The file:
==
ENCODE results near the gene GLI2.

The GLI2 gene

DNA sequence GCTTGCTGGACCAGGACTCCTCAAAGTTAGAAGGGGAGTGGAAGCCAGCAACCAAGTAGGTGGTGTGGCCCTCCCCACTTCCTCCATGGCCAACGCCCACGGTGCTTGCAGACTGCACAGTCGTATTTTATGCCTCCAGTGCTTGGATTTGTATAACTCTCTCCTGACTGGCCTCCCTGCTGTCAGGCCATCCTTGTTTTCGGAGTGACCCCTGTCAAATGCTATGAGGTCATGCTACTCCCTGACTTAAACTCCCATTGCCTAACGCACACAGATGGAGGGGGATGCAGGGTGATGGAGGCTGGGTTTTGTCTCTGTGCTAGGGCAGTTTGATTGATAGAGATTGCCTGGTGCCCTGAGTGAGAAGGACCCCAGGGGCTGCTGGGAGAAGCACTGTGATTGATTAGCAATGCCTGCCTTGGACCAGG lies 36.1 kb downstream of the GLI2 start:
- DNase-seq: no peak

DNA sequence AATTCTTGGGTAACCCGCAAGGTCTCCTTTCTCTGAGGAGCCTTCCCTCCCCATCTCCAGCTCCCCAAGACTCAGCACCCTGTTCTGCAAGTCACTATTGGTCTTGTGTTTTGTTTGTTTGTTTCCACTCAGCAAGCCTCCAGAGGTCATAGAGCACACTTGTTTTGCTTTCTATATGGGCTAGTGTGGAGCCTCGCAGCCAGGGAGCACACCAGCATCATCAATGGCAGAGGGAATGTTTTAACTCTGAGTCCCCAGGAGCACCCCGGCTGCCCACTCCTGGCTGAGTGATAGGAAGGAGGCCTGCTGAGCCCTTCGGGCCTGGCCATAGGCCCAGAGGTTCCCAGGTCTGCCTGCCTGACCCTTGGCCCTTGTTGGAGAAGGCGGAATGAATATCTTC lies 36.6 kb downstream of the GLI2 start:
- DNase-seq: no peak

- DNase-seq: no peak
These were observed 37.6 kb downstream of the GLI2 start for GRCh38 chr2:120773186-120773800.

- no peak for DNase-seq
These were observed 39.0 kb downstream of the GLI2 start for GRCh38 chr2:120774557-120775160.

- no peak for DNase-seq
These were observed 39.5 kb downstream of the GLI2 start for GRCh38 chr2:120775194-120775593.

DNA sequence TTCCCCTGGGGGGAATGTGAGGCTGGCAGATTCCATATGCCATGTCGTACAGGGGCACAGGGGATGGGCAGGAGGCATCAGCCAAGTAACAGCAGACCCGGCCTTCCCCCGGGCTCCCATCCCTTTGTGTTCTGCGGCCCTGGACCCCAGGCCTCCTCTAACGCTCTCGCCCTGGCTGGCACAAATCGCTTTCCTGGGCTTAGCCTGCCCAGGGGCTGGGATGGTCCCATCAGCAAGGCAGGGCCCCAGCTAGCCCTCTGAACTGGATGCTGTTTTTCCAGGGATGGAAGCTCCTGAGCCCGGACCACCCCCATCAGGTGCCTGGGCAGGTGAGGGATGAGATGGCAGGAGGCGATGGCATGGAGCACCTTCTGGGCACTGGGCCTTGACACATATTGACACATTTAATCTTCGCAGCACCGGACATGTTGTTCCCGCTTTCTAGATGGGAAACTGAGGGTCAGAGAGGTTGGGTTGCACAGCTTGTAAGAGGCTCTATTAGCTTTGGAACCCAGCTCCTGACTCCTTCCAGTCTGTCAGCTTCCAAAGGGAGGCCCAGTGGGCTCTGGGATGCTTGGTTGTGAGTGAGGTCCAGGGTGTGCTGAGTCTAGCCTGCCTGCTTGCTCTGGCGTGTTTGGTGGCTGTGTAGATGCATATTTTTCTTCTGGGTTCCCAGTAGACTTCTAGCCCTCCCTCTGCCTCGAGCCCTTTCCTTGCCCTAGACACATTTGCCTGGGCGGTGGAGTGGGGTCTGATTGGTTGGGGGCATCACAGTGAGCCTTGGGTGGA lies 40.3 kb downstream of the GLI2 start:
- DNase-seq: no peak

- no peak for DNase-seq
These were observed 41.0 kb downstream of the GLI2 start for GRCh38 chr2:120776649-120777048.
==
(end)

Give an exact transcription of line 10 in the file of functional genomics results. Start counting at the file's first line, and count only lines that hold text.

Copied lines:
These were observed 39.0 kb downstream of the GLI2 start for GRCh38 chr2:120774557-120775160.